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Crossing Over to Jan Harrison

One reason why we don't easily experience other dimensions is our fear of meeting up with monstrous otherness. We fear fusion. We are careful about who we let get into us, under our skin, lest we sew dark seed in our imaginal garden. We the people spread our lobes for the palatable, the desirable, the familiar, or else corralled wildness, the jungle zoos of horror flicks and their amusement park frissons. Fearing possession we prefer our genies/our genius bottled. Yet the truly exotic and the perilous have their own attraction, threatening our sense of order, because actual strangeness also belongs to the erotic. When the monstrous becomes irresistible we fear the influence of devils, magic. Deep down we retain knowledge contained in the word itself - monster and mind have a common Indo-European root, men- as in mental, memory, mania, mantic, muse, music, mantra. A monstrance for Catholics is a receptacle of the Host. The sacred is held at but a sleight remove from the aesthetics of sex with the devil himself. Think of Milton's covertly powerful Satan in Paradise Lost or Blake's inverse bible, The Marriage of Heaven & Hell, with good guy devils and bad guy angels. Clearly it's all a matter of view, disposition, tolerance, taste, and, most important, the precise demands of individual nature.

Occasionally an artist embodies the full manifold, a many-folding mind field, a replete and monstrous sheath turning out an underside of mind and, as Blake said, "the infinite which was hid."

Jan Harrison answers to this description in her own way. She thrives in the strange view. Her work says in every stroke: scratch the elegant surface and you strike an icon, letting its daemon out. She thinks tenderly of Pandora and opens her box for inspiration. She offers thresholds of intimate other dimensions. At the drop of a hat she sings creaturely love songs in unknown animal tongues. She helps us see/hear ourselves in the animal with the quality of the animal finding itself in us. This puts an unthinkable, even unconscionable burden on us - a burden, however, welcomed by that part of us that is ready to be warrior, pilgrim, or lover of Being itself.

When you look her sad, longing, animated daemonial creatures in their beastly intimate eyes redly glowing, it mirrors, stirring an immemorial familiarity. Its images can weigh us so far down we're looking out on our world, and in a flash, bouncing back to reflection of my strange face. Reach out and fuse someone-something, have a Minotaurial moment - ancient myth tracing our own possible psychic confusion, our confusing possibility. Who would I be in another kind of skin. What does it feel like to lie with the cat half in its world, half in one's own.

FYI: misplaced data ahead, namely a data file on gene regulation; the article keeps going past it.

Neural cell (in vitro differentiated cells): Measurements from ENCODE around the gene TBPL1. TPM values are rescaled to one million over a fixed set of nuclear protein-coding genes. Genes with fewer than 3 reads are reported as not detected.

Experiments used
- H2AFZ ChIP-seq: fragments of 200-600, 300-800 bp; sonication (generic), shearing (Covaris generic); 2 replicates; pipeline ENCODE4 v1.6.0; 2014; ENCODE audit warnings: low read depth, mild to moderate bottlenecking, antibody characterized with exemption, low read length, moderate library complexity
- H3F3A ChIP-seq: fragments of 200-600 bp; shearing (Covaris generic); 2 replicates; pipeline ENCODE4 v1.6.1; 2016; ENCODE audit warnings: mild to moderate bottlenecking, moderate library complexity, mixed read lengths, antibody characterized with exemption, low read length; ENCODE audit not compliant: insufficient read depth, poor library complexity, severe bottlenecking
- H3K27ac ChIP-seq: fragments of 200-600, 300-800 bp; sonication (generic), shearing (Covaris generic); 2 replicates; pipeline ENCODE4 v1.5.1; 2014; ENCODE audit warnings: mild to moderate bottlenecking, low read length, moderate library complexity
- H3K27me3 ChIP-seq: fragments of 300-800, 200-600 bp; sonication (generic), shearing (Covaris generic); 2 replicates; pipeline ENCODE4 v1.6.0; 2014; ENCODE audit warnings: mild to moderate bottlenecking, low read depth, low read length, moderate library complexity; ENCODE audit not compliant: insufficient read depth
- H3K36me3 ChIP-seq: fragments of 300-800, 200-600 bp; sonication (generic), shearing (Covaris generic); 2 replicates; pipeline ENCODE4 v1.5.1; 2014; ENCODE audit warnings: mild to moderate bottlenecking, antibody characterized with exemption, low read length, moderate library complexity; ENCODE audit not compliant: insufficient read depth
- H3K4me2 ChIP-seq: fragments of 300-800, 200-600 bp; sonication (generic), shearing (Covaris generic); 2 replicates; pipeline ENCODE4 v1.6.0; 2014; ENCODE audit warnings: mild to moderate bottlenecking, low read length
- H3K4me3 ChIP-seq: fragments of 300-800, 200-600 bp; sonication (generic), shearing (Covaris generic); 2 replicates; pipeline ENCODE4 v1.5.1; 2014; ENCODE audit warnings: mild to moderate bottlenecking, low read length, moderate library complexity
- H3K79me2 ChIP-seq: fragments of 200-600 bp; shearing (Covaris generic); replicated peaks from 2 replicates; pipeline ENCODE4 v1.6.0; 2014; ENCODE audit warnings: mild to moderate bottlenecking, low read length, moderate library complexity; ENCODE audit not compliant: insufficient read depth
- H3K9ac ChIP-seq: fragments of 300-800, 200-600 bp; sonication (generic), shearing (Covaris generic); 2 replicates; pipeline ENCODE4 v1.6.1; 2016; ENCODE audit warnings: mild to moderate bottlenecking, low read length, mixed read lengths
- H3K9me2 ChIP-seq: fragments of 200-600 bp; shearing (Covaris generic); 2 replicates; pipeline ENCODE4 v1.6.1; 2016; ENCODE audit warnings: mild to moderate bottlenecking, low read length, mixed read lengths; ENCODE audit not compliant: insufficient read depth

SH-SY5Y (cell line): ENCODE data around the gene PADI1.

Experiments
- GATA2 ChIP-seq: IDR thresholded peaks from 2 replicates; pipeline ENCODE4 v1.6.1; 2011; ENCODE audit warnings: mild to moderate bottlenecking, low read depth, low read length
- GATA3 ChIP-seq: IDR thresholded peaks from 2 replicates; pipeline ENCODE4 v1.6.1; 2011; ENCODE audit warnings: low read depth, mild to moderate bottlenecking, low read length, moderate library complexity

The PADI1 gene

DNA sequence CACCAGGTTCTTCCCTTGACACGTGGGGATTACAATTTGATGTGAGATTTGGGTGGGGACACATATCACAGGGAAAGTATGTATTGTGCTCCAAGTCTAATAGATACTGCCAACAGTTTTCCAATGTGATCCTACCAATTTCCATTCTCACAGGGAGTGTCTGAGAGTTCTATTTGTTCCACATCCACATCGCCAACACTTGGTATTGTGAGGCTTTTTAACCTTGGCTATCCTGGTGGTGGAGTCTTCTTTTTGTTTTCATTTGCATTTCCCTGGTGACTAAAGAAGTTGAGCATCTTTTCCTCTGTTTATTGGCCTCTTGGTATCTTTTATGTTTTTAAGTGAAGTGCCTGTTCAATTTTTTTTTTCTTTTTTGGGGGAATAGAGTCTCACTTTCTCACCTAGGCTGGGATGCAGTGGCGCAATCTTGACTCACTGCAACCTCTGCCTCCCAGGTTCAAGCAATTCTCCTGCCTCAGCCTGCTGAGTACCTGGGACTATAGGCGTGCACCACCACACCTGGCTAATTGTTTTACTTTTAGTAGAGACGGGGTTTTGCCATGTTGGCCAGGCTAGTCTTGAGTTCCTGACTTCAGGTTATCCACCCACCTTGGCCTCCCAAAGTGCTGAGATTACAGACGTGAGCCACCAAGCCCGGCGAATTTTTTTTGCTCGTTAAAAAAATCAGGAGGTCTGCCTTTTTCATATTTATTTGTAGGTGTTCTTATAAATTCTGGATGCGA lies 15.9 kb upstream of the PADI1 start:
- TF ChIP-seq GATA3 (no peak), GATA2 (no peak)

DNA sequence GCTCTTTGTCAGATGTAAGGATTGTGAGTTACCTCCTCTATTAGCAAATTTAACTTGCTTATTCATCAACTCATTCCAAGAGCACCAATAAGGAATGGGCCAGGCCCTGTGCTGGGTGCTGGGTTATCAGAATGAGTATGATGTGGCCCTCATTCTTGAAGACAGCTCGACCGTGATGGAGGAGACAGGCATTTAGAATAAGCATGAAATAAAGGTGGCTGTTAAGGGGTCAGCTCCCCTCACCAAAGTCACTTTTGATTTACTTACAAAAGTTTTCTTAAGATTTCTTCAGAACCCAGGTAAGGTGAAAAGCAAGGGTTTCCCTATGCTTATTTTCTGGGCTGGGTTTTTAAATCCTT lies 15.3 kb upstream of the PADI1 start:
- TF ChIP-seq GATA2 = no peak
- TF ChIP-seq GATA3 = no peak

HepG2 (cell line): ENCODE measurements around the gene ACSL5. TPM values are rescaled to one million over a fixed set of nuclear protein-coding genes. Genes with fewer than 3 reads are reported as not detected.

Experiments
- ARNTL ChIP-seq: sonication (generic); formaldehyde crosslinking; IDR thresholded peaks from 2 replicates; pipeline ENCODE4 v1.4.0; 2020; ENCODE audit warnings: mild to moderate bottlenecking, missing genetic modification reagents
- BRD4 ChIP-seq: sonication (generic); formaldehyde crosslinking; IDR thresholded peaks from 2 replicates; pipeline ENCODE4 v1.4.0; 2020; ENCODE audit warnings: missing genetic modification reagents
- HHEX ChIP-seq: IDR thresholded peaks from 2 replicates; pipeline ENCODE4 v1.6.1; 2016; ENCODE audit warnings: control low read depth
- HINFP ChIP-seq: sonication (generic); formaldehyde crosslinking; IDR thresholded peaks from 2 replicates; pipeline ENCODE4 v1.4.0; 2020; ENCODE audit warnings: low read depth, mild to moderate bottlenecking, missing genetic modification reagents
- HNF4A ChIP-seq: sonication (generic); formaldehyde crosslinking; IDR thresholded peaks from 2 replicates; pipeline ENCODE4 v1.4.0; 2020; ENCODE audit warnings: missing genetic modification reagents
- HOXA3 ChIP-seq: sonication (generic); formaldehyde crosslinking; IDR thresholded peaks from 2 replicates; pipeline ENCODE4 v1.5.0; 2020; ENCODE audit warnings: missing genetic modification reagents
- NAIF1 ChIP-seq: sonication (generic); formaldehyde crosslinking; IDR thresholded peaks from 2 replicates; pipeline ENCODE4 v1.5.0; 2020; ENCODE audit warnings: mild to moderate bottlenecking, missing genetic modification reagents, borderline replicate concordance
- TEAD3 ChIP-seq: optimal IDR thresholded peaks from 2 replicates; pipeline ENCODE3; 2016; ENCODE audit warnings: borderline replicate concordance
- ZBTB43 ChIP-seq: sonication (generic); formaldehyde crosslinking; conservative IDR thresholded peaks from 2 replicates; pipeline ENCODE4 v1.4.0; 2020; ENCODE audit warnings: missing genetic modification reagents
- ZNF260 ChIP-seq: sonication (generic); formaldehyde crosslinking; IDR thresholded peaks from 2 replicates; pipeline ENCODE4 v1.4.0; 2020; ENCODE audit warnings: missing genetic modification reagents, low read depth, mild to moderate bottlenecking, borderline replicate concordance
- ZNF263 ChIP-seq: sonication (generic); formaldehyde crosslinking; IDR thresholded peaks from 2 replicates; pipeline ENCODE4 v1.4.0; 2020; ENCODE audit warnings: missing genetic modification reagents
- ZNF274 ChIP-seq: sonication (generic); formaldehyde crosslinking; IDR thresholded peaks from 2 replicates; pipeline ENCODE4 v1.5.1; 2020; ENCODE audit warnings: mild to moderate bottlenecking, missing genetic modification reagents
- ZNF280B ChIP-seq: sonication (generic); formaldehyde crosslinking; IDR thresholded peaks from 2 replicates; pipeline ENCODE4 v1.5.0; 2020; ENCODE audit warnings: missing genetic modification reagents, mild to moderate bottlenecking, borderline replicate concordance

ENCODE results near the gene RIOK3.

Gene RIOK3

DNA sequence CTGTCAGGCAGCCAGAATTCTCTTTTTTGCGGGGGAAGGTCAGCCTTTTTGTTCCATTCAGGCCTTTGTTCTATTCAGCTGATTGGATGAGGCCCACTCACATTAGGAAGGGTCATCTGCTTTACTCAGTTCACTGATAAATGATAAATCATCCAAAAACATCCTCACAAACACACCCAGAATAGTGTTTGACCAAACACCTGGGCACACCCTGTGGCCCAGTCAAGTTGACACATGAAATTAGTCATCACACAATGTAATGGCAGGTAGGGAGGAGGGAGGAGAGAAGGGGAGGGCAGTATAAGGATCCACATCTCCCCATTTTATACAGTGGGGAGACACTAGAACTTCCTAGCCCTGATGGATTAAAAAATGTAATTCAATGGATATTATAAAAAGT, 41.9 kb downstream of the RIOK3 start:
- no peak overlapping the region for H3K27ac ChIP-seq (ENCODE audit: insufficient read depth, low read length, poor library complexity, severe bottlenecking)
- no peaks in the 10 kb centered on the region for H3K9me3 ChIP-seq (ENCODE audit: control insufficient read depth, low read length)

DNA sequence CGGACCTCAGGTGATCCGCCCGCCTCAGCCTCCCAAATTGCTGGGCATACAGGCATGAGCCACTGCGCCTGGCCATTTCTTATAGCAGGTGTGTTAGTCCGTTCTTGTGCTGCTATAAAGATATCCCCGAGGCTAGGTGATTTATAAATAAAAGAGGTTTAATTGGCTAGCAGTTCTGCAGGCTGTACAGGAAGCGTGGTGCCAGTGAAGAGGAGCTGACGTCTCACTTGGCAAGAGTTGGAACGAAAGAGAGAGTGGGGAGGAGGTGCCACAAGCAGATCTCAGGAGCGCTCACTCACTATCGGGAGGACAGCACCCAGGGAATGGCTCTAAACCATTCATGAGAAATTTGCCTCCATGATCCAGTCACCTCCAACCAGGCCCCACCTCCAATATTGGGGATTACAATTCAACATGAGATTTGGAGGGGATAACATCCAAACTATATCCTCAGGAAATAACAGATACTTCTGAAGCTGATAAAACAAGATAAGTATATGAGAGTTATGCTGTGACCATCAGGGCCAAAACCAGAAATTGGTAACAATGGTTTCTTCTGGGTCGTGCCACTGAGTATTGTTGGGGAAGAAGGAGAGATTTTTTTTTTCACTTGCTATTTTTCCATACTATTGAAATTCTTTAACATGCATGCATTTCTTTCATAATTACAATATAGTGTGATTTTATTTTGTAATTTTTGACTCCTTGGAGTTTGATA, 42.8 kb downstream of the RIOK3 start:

She teaches us to have flashes of insight in the backbrain, reptilian heartthrobs, the feel of the doubling serpentine tongue, amphibial fantasies of a bliss of between - between species, selves, worlds, dimensions. Extrasensory surrender. Out of the body into another. Interspecies self-portraiture. Totemic confession. Flying reveries. The torque of dreaming awake with pastels blazing. This is liminal being with highwire intensity - and no more human vs. animal, and especially no more diminution of the animal as something sub-human, rather than the essential reality of any other in the natural mystery of its primacy.

If each being is unique to itself when it has the heart to see by way of its ownmost vision, here is its art form, wherein a creature knows its right to be in all its sexy weirdness.

Jan Harrison knows animals as full-scale beings, and she reflects us as only full-scale to ourselves when we know and love the animal that fleshes us out, in and over. The animal is a nature of being, of our being, and what we call animal is being in its other ways than the forebrain projects.

Jan re-projects Pandora's terrors as primal panorama. She works the self-imaging every natural thing is somehow part of, finds its strange intelligence. Somehow its magic is to release us from our dying images, to set us out on our journey of the precariously beautiful, with its unlimiting energy and self-secret identity, and we are, to transpose Yeats, changed utterly: A terrible beauty is born.

© George Quasha

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